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New HIV testing guidelines released by the Centers for Disease Control and Prevention in Atlanta include strategies for increasing early testing of at-risk people and universal HIV testing of pregnant women. "Over the course of time, we’ve ended up with a document that describes state-of-the-art HIV testing, counseling, and referral services," says Ken Hunt, senior public health advisor in the Division of HIV/AIDS Prevention. The guidelines have been in development for nearly three years. CDC officials have taken pains to include various expert opinions and incorporate public comments into the guidelines. They also use information provided at conferences and state meetings, as well as other feedback, Hunt says. This way, both the public and providers have been actively involved in helping to frame the recommendations, he adds.
"What’s important now in the state of the epidemic is that we have better treatment, so we’re encouraging people to ensure that early testing is made available and the highest-risk people have the opportunity to be tested," Hunt says. The updated guidelines, called the Revised Guidelines for HIV Counseling, Testing and Referral and Revised Public Health Service Recommendations for HIV Screening of Pregnant Women, are available on-line at www.cdc.gov/hiv/ctr or by calling (800) 458-5231.
Here’s what’s new in each of the guidelines:
1. Pregnant women.
"The revisions really emphasize that every woman who is pregnant should be offered HIV testing," says Mary Glenn Fowler, MD, MPH, chief of the Maternal Child Transmission Section of the Epidemiology Branch of HIV/AIDS. Since the last guidelines were released, research has strongly suggested public health benefits in having every pregnant woman tested because it enables physicians to identify and treat HIV-infected women and provide prevention interventions for their infants. In recent years, there have been concerns among private practice physicians that pre-test counseling is onerous and burdensome, Fowler says.
So the guidelines suggest strategies for making pre-test counseling simpler and more flexible by providing women with the basic information they need to make an informed decision, Fowler explains. "If a woman refuses testing, we need to understand the reasons behind it," Fowler says. For example, some women were bothered by long waits for the test, and if the test had been offered at a later time they might have agreed to be tested, she says.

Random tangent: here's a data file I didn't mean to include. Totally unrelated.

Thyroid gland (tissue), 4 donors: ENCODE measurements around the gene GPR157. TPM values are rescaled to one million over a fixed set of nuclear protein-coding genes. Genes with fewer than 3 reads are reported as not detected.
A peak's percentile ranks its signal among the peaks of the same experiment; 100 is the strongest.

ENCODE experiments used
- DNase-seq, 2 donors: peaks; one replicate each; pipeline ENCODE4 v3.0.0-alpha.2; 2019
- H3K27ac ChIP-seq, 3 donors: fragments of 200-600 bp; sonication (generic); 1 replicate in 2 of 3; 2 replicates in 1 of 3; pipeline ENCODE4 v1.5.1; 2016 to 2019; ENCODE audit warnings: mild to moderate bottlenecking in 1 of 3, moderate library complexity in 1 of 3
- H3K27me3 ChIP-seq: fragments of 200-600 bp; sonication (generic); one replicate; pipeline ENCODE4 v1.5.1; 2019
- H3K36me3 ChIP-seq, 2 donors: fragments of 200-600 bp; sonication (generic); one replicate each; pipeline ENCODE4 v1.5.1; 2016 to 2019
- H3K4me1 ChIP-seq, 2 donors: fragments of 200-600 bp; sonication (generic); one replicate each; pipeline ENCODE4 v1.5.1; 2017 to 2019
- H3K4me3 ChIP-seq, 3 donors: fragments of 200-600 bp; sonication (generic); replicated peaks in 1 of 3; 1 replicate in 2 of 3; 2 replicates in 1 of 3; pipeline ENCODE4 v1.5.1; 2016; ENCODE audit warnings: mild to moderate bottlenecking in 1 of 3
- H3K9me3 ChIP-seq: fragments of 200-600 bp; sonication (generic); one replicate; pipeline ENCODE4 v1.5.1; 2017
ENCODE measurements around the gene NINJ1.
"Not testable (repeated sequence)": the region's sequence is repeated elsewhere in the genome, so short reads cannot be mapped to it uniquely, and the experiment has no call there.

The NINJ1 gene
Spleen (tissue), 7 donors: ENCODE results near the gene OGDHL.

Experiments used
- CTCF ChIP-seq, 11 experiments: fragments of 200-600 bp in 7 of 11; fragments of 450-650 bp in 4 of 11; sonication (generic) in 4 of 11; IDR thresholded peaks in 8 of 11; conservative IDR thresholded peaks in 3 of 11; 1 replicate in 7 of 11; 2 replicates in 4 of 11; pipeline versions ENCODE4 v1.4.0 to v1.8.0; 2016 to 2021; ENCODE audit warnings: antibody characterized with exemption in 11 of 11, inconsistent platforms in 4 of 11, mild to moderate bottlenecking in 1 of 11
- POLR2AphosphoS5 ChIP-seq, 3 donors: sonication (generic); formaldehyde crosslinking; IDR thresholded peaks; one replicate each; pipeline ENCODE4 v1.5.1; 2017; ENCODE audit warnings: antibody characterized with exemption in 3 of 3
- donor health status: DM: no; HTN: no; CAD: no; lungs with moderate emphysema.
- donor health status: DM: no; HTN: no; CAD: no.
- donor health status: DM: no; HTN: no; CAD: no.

Another issue is that some women do not receive prenatal care, so when they are finally seen by a physician, it is when they already are in labor. For these women, the guidelines recommend that rapid testing be offered so that treatment can be offered at the time of delivery in order to prevent mother-to-child transmission. "That’s a group we’re trying to target and make testing available to them," Fowler says. "Women are approached around the time of labor and delivery, and they can be offered a rapid HIV test, which is followed up by a standard test." The CDC now is conducting tests to see how best to offer these tests to women in labor.
HIV educational material, including videos, general information, and user-friendly brochures, may be offered to women while they wait in their doctor’s office, Fowler says. "It’s different from the general guidelines where people go to counseling and testing settings and where they have much more need to know certain risk behaviors and need more advice," Fowler explains. Pregnant women simply need to know that HIV testing is important for their own treatment and to substantially reduce the risk of their babies becoming infected.
2. Adult HIV testing guidelines:
The new guidelines focus on having clinicians encourage the highest-risk people to be tested for HIV. "If you’re serving folks concerned about sexually transmitted diseases [STDs], then those same people could be at risk for HIV," Hunt says. "Some folks are more at risk than others, and the recommendations talk a lot about how a facility might provide a screening for folks so that offering testing for HIV, STDs, and hepatitis might be made available." The guidelines emphasize that once people know their serostatus, they are likely to reduce their risk behaviors. The guidelines offer detailed and technical information that is fully referenced for managers, administrators, directors, and people involved with public policy at a local level.
"We intend to make good use of the web and expand on the web presence so that we also have a one-stop shopping resource on that page," Hunt says. "As we develop links in the document, it will make it easier for providers to understand the details and the whys and wherefores." Flexibility has been added to the revised guidelines, giving clinicians several options in counseling.
The guidelines offer a best-of-all-worlds prevention intervention strategy, as well as strategies that take into account policy, resource, and financial constraints, Hunt says. "For example, some providers will say they don’t have the resources to do counseling," Hunt says. "So the recommendations acknowledge that testing is important and missed opportunities to do counseling are important, but perhaps they could refer a patient to someone who could do counseling." Therefore, even when a provider can’t do it all, the provider could at least provide testing and refer patients to networks or clinics where they could receive prevention support or psychosocial support.